Amplitude, the studio behind Endless Space and Endless Legend, is making a historical 4X game to directly rival Civilization 6. It’s the game its founders always wanted to make, and with Sega’s backing are finally able to realize as a big budget strategy game.
But Humankind isn’t about aping the existing mechanics of Sid Meier’s latest, throwing in some graphical improvements and leaving it at that. Amplitude’s vision differs significantly to the established blueprint, with an emphasis on multiculturalism and adapting to the situation instead of sticking rigidly to one approach.
Here’s everything we know about the possible end of Civilization as we know it, Humankind.
When is the Humankind release date?
So far Sega and Amplitude have only narrowed it down as far as a 2020 release. The studio’s previous releases don’t follow any consistent cadence pattern so that really is as much as we have to go on currently, though we’ll update this once more info’s broadcast.
Go on, have a peek at Humankind’s announcement trailer
There are a few sweeping in-game shots of the landscapes towards the end of this trailer, and straight away both the differences and similarities to Civ are apparent. Hex tiles, a grand strategy favorite, build the map. But the topography’s much more pronounced and dramatic. Frankly, the level of environmental detail looks a good few notches higher than in Civ 6, too.
And here’s another, which gives a better impression of how the game fundamentally works. Rather than picking one culture and sticking with it throughout thousands of years, your own tribe’s culture is influenced by those of your neighbors, allies, and invaders over time.
There’s also a very top-level demonstration of how topography affects combat—archers raining arrows down onto soldiers from higher ground to great effect—and a visual demonstration of what that melting pot of cultures and architectural styles looks like over time.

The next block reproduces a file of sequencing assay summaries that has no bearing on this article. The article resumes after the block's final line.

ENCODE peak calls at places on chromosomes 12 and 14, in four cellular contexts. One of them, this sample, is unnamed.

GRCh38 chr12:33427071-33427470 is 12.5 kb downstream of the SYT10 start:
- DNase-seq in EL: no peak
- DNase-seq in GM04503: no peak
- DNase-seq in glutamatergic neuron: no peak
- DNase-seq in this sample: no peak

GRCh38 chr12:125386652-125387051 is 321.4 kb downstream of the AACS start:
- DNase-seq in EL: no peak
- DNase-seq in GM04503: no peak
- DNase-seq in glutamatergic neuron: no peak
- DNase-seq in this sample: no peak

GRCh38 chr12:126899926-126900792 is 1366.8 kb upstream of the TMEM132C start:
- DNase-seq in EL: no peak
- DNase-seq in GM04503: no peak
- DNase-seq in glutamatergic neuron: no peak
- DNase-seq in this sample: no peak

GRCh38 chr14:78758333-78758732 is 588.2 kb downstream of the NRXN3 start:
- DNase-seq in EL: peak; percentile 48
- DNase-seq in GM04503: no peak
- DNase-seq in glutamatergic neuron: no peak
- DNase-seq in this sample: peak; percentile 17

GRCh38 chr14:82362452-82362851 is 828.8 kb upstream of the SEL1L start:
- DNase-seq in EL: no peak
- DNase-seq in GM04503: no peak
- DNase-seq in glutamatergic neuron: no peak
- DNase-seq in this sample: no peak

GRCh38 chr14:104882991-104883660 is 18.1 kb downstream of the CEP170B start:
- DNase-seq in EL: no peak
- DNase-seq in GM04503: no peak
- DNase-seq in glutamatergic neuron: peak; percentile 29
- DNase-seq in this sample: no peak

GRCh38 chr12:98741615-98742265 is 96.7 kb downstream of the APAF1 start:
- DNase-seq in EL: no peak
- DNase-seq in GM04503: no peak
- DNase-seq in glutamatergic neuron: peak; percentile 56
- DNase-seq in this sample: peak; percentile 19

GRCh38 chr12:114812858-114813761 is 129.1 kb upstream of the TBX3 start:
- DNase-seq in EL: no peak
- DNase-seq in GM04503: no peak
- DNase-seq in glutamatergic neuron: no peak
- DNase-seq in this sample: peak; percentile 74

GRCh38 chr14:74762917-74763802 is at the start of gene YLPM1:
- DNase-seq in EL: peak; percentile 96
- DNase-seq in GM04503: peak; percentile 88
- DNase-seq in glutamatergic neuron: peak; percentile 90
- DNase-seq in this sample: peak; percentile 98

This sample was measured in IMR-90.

How eras work in Humankind
There are six distinct eras along the timeline of your campaign, beginning as you’d expect with the prehistoric era. In this phase you’re establishing the foundations of your culture, making decisions like where to build your first settlement and whether to split up your tribe to cover more ground and risk being savaged by mammoths, or stay together as a stronger unit covering less ground.
Then at the end of each era, you pick from a list of 10 cultures you’ll choose to represent in the coming era. Each of them comes with particular traits—the Nubians’ knack for commerce, for example, or Rome’s famous empire-building.
While your plans might change depending on future dilemmas, traits from your cultures at the end of each era can be carried over. As time passes, your people become a melting pot of different cultures, and that’s reflected in the look of your cities themselves. Contrasting architectural styles all meet and blend within one hex tile, telling the story of the decisions you made throughout history.
There are 10 cultures in each era in Humankind
Libyans, Romans, Nubians, Egyptians, Germans, Assyrians, Babylonians, Harappans, Hittites, Chinese—we spotted quite a few during our visit to Amplitude. But those we’ve seen are just a small fraction of the 60 total cultures—10 in each era—in the final game. And cards on the table, we don’t know what they’ll all be.